I shut down my startup on my birthday.

Sep 16, 2016 · 4 min read

Not how most people spend their special day, I know. However, I spent its morning telling my team we were shutting down Grad day Photos, and the rest of the day convincing myself it was the best thing for us. After 4 long years; a great product and a great market part ways. It’s been fun, it’s been hard.

Looking back

Our first event in 2013

Up until earlier this year my favourite line was “700 customers can’t lie, we’re onto something here”. I said it to my family, I said it to friends, advisors and anyone that would listen. I really believed it.

We started Grad day Photos in our 2nd year at university. Our first event went pretty well. We had 130 customers, made N1M ($6600 Pre-Buhari).Our target was 300 customers, funny, we weren’t even ready for 50. In a blink everything we hadn’t even thought about came crashing down like meteors. Sorting out 130 peoples pictures, editing each one. It was chaos. I literally hand delivered packages to customers at the airport minutes before their flight. There was even one customer I brought the wrong package too. I lost weight, we all lost weight but we learned the hard way that process is everything. Now we look back and just laugh about it, it made us who we are today.

We’ve explored every thing imaginable for marketing to graduating students. Over the years we’ve refined our approach and focused on the most effective channels. On campus events, sign ups, SMS ,emails,and recently whatsapp marketing. Yeah, that’s a thing. We simply call potential customers, add them up on whatsapp and send them pictures of our products. They could ask any questions they had right there in the app. 1 in 10 students we chat with book with us. A large number actually place their orders via whatsapp. We use it to track orders, handle queries & get feedback. Super effective, super lean.

The Market doesn’t lie

Now we’re at 1000+ customers, we work a lot smarter. We’ve built software, automated processes and learned so much about our customer, the system and all things Graduation. Revenue was growing, orders were growing. Everything actually looked promising.

Taking a deeper look though, orders at our biggest schools were growing by just 5–10% yearly. Revenue had increased because our prices had increased, but our costs had also increased (Post- Buhari) so our margins were still about the same. So even though it felt like we were doing a lot more. We were still making the same amount of money. We were hitting 5–10% penetration rate of each graduating class at some of the most expensive schools in the country. Assuming penetration stays the same at larger, less expensive federal schools. The logistical costs of serving more customers would still eat into any benefits of scale.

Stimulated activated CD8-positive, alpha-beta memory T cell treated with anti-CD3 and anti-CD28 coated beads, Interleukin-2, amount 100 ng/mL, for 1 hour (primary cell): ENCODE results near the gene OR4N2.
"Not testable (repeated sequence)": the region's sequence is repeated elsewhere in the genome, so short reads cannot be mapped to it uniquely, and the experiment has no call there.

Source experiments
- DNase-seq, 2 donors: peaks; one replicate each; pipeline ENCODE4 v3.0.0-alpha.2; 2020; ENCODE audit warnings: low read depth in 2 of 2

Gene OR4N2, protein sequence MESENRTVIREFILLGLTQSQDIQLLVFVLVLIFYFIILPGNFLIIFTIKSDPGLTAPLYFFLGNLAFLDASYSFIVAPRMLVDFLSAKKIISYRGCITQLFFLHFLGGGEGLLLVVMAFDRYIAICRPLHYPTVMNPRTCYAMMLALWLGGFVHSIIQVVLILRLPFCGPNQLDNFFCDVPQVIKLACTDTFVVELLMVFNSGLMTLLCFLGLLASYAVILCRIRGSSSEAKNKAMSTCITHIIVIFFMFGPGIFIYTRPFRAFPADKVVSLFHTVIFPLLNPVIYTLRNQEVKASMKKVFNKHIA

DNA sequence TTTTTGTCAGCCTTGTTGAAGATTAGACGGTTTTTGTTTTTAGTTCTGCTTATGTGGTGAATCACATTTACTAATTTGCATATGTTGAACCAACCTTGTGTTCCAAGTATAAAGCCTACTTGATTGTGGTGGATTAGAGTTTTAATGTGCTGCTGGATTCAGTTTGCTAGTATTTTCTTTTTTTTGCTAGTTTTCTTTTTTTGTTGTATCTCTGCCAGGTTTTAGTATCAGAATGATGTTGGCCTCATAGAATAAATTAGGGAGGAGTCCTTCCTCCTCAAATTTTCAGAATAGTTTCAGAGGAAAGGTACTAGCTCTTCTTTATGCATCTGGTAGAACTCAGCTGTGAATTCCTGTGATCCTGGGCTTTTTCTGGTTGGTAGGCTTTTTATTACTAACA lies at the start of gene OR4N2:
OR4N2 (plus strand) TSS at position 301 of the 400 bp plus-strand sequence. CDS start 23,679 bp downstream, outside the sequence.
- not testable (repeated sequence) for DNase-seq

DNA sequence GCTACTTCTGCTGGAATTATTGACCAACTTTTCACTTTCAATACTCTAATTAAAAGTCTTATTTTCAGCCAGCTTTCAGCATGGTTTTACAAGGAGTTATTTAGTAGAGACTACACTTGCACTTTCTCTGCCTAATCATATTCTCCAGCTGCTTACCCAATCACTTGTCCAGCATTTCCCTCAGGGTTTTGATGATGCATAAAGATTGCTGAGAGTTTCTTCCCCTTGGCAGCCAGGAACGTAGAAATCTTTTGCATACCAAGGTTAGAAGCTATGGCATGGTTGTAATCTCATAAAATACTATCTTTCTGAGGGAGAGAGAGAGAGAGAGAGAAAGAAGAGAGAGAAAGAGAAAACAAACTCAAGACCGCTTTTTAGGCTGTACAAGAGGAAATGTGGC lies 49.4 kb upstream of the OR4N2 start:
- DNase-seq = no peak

Disrupt or not

So I asked myself a few questions. Is our service really disruptive? Is our product more convenient or cost effective than the traditional way of doing things? In harsh reality, it wasn’t.“Wait & get” photographers take your picture right on the spot and print it out for N250. Even though the quality is abysmal, many settle for it. So our selling point was always quality. We've never tried to compete on speed and price just more value for your money.

So how many graduates are willing to pay more money for great graduation pictures? Unfortunately not enough to validate our business, the 6–9 month sales cycle, the inter-state journeys and all the time & energy we had put in. Most importantly, the fact that it all came down to the day. After that, our relationship is over.

Numbers tell the truth

Earlier this year we launched Myphotographr a platform for people & photographers to print & frame photos. At first it was a side project to maximise the time in between graduations. Also to give our existing customers a platform to continue patronizing us. However it made me more conscious about our numbers. Separating the two different revenue streams and accounting for the associated costs. Measuring which was more profitable though ; our newcomer came out on top. We've actually made more profit this year from myphotographr than our 4 year old Grad day Photos. The harsh reality hit home, we need to go back to the drawing board (says the Nigerian olympic committee).

Follow the Money

As aggressive as it may sound, this really is the premise of business. Don’t let them deceive you, revenue (or some sort of measurable value) fuels passion, especially in this economy. So this is what we are doing. Focusing our energy on the things that add value. Focusing on growth, customer by customer. Talking with them, finding out a bit more about what they want, why they want it. Building on our experience and using technology to meet customers at their point of need.

So Goodbye Grad day Photos hello MyPhotographr.

Even in the recession, there's still an owambe every weekend, or a friend’s birthday to attend. Life events are happening all around us. With better smart phones we get to capture more of these life moments. Now we are helping people preserve these moments better. Put them on paper, hang them up on a wall.

It has been a long road to where we are and there's even a longer road ahead. I’d like to thank all the people who shared the journey thus far. All of our 1000 customers who I frequently bump into. I don’t underestimate the privilege of sharing that moment with you. In fact we hope to share more with you in the near future.

Thanks for reading.

Print a picture;)



Written by

Photopreneur. Co-founder @myphotographr

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